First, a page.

Does Your Dog Have a Sensitive Stomach?

Published: 01/28/2021

No one likes to see their precious pup in pain or discomfort. And if your dog is suffering from an upset tummy, the signs can be unpleasant and distressing. 

We’re talking everything from excess gas to diarrhea and even vomiting, all of which can be enough to turn your stomach and leave your dog feeling a whole lot worse for wear.

But what causes a sensitive stomach in dogs, and what can you do to help stop it affecting your dog’s day-to-day life? Keep reading to find out.

What causes tummy troubles?

Okay, so your dog has lots of stinky gas or loose stools and you think they have a sensitive stomach. That may well be the case, but it’s important not to jump to the conclusion that your pup’s food is to blame.

Why? Well, unfortunately, there’s a whole lot that can cause your pooch’s tummy to act up. Here are a few of the common causes:

There are also many different and far more serious health problems that can include digestive upset among their list of symptoms. So if your dog’s sensitive stomach symptoms aren’t going away, take them in for a check-up with your veterinarian. The vet will be able to examine your dog and rule out any underlying medical problems.

And if your dog gets a clean bill of health, it’s time to consider whether their diet may be the cause of their tummy troubles.

Dog food ingredients that can irritate sensitive stomachs

Proteins are the most common cause of food allergies in dogs. Beef, lamb, and chicken are regular culprits, while eggs, wheat, corn, soy, and dairy products can also cause problems. 

However, pretty much any ingredient in dog food can potentially result in an allergic reaction, and the resulting symptoms won’t necessarily be limited to the gastrointestinal tract. In fact, food insensitivity commonly leads to itchy skin, which is once again why it’s important to seek your vet’s expert diagnosis.

Unfortunately, determining the cause of the problem often isn’t easy. 

The most effective approach is to feed your dog an elimination trial diet for 8 weeks or more. This essentially involves feeding your dog a diet with a protein or carbohydrate source they’ve never had before to allow you to identify whether they’re allergic to a specific ingredient.

Signs and symptoms of a sensitive stomach

You typically don’t need a degree in veterinary medicine to recognize the tell-tale signs of a dog with a sensitive stomach. Common symptoms include:

  • Diarrhea or loose stools

  • Flatulence

  • Burping

  • Vomiting

  • Loss of appetite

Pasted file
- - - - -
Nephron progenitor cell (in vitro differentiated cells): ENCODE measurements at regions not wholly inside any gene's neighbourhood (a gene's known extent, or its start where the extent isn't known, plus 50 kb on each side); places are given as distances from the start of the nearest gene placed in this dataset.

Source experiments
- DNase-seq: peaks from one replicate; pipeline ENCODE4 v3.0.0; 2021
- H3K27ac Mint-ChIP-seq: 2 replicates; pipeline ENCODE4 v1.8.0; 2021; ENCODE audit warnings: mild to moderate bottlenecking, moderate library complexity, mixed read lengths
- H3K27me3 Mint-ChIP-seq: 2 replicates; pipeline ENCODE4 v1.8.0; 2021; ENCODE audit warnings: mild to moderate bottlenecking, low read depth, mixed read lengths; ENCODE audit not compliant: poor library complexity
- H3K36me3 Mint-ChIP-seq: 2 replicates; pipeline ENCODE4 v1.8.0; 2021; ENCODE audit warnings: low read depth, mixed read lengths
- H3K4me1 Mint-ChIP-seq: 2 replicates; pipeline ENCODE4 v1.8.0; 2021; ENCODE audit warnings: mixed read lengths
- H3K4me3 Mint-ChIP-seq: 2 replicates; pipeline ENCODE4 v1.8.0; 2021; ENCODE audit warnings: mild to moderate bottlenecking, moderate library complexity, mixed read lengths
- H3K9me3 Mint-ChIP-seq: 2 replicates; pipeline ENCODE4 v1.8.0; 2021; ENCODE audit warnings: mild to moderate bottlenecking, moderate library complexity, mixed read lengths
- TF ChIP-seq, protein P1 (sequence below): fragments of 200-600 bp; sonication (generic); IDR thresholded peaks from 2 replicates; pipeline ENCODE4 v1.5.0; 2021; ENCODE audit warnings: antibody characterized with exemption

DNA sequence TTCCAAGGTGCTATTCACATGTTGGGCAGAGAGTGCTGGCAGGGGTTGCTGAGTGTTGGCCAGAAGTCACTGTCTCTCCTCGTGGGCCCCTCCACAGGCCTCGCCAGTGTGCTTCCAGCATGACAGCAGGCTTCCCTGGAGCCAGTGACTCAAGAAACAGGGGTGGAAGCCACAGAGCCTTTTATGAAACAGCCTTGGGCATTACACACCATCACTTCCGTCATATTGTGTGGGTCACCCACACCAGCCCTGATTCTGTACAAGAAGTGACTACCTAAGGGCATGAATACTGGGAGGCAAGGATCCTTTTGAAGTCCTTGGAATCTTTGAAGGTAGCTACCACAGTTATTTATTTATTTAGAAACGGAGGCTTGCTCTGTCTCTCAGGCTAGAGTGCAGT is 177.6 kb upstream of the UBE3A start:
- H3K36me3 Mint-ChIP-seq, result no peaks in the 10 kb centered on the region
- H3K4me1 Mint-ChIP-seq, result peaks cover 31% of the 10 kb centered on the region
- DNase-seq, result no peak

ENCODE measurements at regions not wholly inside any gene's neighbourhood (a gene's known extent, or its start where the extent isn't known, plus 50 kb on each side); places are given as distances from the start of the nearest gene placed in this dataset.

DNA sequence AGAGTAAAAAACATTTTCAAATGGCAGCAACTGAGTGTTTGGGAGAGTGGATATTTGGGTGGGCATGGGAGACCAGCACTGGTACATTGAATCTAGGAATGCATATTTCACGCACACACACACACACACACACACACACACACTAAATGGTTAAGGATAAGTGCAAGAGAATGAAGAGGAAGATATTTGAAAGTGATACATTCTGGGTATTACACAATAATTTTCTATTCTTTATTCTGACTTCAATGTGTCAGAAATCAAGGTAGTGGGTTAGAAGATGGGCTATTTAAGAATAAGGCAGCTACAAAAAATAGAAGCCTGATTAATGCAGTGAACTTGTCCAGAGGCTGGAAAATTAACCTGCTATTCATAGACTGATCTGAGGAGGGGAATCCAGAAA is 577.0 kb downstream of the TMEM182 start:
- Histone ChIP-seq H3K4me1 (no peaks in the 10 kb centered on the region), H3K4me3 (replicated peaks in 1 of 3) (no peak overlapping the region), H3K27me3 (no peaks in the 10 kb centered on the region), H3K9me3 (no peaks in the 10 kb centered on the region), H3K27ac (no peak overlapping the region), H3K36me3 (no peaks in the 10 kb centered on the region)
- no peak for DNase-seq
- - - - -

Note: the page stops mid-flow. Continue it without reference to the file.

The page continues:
• Hypersalivation

  • Nausea

  • Decreased mobility

Unfortunately, these symptoms can affect dogs of all breeds and all ages, so get your poor pooch to the vet to find out what you can do to help their delicate digestive system.

Treating and preventing sensitive stomach problems

There are lots of simple things you can do to tackle a sensitive stomach. Speak to your vet or chat with a vet now about the best approach for your dog — they’ll be able to offer advice suited to your pet’s health needs, breed, and life stage. 

Some of the remedies they might consider include:

  • Cutting out those table scraps. We know it can be pretty tempting to slip your dog a tasty morsel or two under the dinner table when no one is looking — after all, how could you say no to those gorgeous eyes? But fatty and unusual foods can throw your dog’s digestive balance out of whack, so it’s time to cut the table scraps out of their diet.

  • Switching to a better-quality food. As a general rule, dog food with a higher price tag is made using better-quality ingredients. While it may cost more, it could end up saving you money if it helps you avoid expensive trips to the vet. Of course, that doesn’t necessarily mean that expensive dog food is the best, so ask your vet what products they recommend.

  • Considering a limited-ingredient dog food. Another option is to switch to a limited-ingredient dog food or a product specially designed for dogs with sensitive stomachs. These foods feature minimal ingredients, including novel protein and carbohydrate sources, to minimize the chance of an allergic reaction.

  • Adjusting the amount of fat and fiber in their diet. A diet that’s high in fiber helps promote proper digestive function, while your dog may also find that a diet that’s lower in fat is easier to digest. 

  • Transitioning to new foods gradually. If you’re switching your pup to a different diet, don’t just stop feeding one food and immediately transition to another. This is a very common cause of upset stomachs, so it’s important to make the switch slowly. Start by mixing a small amount of the new food in with your dog’s current food each day, then adjust the ratios each day until they’re eating a 100% new diet.

  • Making them slow down. If your dog wolfs down their dinner in seconds, your vet may recommend encouraging them to eat at a slower pace. This may mean feeding them with a special bowl, or putting their kibble into an interactive puzzle toy so they can’t eat it all at once.

  • Adding a probiotic to your dog’s diet. Your vet may also recommend adding a probiotic supplement to your pet’s dinner to help maintain the balance between good and bad bacteria in their gut.

So while a sensitive stomach can be an uncomfortable and unpleasant problem for your pooch, it’s something that can be managed. Speak to your vet about the best approach for your dog can how you can make their tummy troubles a thing of the past.